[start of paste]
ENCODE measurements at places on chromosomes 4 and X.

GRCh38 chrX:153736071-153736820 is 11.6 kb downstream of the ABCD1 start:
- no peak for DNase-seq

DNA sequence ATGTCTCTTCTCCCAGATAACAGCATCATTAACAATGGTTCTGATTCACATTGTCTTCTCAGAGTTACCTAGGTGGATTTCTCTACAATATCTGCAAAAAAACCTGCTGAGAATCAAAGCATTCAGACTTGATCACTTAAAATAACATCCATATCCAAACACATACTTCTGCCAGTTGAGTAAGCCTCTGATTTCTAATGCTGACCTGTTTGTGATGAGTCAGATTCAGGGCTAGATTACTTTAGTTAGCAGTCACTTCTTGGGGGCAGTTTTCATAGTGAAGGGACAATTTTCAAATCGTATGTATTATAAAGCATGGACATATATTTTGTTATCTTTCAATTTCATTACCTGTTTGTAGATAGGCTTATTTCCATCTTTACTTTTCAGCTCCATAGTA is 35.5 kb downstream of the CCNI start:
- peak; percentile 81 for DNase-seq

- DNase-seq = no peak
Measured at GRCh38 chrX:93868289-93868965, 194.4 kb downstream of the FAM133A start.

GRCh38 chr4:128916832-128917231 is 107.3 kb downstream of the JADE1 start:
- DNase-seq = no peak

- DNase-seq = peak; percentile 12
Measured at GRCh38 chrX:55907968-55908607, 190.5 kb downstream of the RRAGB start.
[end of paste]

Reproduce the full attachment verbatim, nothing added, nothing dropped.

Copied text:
ENCODE measurements at places on chromosomes 4 and X.

GRCh38 chrX:153736071-153736820 is 11.6 kb downstream of the ABCD1 start:
- no peak for DNase-seq

DNA sequence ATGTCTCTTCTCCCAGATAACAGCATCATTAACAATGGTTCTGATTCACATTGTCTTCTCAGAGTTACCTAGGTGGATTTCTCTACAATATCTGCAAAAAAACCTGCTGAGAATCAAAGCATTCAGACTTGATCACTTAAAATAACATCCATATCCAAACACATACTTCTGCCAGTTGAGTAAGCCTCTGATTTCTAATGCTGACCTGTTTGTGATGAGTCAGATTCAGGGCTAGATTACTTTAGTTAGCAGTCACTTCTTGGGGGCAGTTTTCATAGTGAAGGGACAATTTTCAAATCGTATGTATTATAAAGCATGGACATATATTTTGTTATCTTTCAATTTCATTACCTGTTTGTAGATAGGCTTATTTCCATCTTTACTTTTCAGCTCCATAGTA is 35.5 kb downstream of the CCNI start:
- peak; percentile 81 for DNase-seq

- DNase-seq = no peak
Measured at GRCh38 chrX:93868289-93868965, 194.4 kb downstream of the FAM133A start.

GRCh38 chr4:128916832-128917231 is 107.3 kb downstream of the JADE1 start:
- DNase-seq = no peak

- DNase-seq = peak; percentile 12
Measured at GRCh38 chrX:55907968-55908607, 190.5 kb downstream of the RRAGB start.